One concern about nuclear explosions on incoming asteroids is the ‘buckshot effect’ that one rock splits into a wider damage area. Image Credit: David Hardy

I have just returned from Erice, Italy, which lies on a mountaintop at the northwest corner of Sicily. Erice is a major center for the World Federation of Scientists. From 18-26 August, 2004 the attendees participated in the International Seminars on Planetary Emergencies and Associated Meetings.

I am writing this letter in order to pass on to those professionally involved in the subject of near-Earth objects (NEO), information developed at the seminars which I believe to be of particular interest. The comments below primarily represent my personal concern that with respect to asteroid characterization there is, in the community of NEO researchers, a de facto assumption regarding asteroid deflection methodology which may limit the future availability of critical design information.

Much of the work reported dealt with very creative initiatives directed to the characterization of near-Earth asteroids (NEAs). From current missions underway to others awaiting critical funding, to future proposals, a wealth of knowledge will soon be produced regarding the structural characteristics of these bodies. Most of this work will characterize the seismic integrity and large scale structural character of NEAs. While we will certainly gain some knowledge of the fine scale structure I felt that attention to this aspect of asteroid characteristics was under addressed.

My concern reflects, of course, my own preference for the B612 "gentle push" methodology for asteroid deflection. But this concern in fact applies to virtually all of the "soft" deflection techniques, e.g., mirror deflection, laser deflection, and the direct push recommended by B612.

Gold Olive Branch Left on the Moon by Neil Armstrong. Image Credit: NASA

What I fear there is that, within the community of researchers, there exists a de facto, and perhaps sub-conscious acceptance that the "default" method for future asteroid deflection will be via the use of nuclear explosives. My sense is that, while the current asteroid characterization work is both valuable and unquestionably needed, it comes up short of the detailed surface information needed by the "soft" deflection concepts.

For example, the single most critical unknown currently facing the B612 design is how to anchor a spacecraft to the asteroid surface after landing. In particular, in order to properly deflect an asteroid we must be able to push on it, not only perpendicular to the surface, but at angles down to, and hopefully including, the local horizontal.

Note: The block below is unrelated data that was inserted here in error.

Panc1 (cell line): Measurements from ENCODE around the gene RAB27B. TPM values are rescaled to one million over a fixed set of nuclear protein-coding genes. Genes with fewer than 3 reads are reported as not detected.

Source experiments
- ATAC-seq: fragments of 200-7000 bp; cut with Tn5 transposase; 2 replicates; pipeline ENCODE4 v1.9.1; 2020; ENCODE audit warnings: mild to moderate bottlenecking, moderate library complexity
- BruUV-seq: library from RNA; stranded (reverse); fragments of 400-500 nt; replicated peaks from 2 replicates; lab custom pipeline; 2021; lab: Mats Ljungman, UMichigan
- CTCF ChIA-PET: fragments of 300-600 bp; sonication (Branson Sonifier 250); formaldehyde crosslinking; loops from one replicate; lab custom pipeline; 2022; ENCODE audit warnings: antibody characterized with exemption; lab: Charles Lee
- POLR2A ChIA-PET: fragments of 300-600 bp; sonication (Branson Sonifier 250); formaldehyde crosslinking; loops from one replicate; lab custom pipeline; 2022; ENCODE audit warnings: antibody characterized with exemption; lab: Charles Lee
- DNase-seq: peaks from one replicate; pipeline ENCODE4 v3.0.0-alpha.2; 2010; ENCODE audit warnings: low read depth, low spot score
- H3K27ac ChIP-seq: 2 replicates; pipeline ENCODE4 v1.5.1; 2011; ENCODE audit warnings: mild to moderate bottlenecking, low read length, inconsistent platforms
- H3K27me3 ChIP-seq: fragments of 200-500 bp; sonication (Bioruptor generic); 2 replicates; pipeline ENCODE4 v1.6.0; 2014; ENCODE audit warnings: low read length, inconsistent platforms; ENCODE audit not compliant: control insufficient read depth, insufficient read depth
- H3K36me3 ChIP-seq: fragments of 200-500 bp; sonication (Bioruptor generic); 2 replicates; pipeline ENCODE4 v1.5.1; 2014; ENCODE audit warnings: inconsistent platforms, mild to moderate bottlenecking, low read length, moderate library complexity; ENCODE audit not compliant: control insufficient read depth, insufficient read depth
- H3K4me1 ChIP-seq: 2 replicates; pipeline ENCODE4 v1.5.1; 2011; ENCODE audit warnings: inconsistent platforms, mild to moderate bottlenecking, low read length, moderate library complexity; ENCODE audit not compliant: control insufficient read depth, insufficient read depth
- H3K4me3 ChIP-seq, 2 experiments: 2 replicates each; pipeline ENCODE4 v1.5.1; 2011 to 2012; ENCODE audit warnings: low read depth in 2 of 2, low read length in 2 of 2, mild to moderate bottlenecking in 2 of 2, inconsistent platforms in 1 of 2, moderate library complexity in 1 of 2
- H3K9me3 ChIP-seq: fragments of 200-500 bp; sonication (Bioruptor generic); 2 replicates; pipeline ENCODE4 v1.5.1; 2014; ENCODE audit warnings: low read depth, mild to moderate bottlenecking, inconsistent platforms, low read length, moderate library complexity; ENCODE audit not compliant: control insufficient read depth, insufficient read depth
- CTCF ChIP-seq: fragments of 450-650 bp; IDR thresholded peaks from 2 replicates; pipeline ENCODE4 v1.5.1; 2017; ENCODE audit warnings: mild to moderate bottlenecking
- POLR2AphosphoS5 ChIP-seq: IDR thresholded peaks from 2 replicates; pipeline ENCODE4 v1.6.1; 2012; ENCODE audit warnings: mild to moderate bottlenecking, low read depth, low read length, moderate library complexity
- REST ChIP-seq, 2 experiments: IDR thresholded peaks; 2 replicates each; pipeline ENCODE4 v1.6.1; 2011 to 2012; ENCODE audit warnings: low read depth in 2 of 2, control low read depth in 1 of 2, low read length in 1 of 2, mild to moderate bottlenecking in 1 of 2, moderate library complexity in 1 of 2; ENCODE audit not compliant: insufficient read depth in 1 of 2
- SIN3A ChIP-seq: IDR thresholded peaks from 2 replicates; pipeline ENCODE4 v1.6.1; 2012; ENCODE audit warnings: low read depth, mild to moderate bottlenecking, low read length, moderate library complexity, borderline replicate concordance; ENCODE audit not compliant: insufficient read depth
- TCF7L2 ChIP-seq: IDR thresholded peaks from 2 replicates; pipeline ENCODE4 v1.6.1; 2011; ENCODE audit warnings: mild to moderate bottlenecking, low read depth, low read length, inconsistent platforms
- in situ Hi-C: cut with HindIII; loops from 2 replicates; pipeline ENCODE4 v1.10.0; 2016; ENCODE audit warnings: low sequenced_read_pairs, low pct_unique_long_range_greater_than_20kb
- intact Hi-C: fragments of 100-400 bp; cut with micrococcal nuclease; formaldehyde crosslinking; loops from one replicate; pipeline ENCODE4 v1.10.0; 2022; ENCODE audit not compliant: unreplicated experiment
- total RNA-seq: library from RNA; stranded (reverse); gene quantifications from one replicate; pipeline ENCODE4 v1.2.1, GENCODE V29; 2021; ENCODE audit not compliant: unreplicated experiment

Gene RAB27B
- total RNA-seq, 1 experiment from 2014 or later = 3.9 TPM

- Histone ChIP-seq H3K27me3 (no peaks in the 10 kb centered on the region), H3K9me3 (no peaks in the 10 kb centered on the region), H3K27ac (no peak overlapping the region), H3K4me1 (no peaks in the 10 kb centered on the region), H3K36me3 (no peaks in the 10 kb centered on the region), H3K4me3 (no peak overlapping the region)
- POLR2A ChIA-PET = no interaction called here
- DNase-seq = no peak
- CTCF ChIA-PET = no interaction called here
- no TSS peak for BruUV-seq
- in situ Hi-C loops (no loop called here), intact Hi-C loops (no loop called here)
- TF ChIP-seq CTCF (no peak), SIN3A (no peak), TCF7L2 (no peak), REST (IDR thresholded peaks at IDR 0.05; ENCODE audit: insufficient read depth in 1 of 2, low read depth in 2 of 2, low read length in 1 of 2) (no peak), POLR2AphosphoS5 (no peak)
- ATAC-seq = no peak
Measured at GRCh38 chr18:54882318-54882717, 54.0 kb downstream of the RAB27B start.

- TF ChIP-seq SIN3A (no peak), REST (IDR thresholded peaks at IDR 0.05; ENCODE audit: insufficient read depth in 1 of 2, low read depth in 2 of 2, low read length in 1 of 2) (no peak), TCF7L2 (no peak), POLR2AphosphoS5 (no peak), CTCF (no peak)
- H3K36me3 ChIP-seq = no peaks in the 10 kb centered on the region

The question then is what is the nature of the regolith? What is its cohesion? Can one anchor to it and expect that a force of several newtons parallel to the surface can be reliably applied? For the ablation techniques which count on vaporization of the surface materials the detailed thermal characteristics (and probably chemical composition) will have to be known.

While all of the current characterization work is truly commendable, I believe it is extremely important that future characterization research be broadened to include the detailed characteristics which will enable techniques other than the use of nuclear explosives or direct impact (which is of very limited effectiveness) to move ahead with valid designs.

The rocks inside a crater on the Asteroid Eros, as imaged before impact with the NEAR spacecraft. Numerous small impacts on the asteroid show brown boulders visible interior to the less exposed (white) lip of the crater. False-color for emphasis.
Image Credit: NASA/Eros

I strongly urge that those doing this critical research become familiar with current thinking in the deflection field so that we are not left in the future with the terrible situation where the only deflection technology for which adequate design information exists is nuclear explosions in space.

We should never be placed, by a lack of accessible knowledge, into a position of having to accept the Faustian bargain of nuclear weapons standing by forever in order to assure that the world can avoid a NEO impact.

Related Web Pages

Toutatis Orbit Simulation
Great Impact: Part I: The Benefits of Hard Bodies
Great Impact: Part II: Much Ado about Nothing?
Great Impact: Part III: The Large and the Small
Great Impact: Part IV: On A Collision Course with Earth
Great Impact: Part V: Encore
Impact Hazards Website
NASA/JPL Near Earth Object Program
Asteroid 4179 Toutatis: JPL Near-Earth Objects
Asteroid 4179 Toutatis Earth Crossing: Washington St.
IAU Minor Planet Center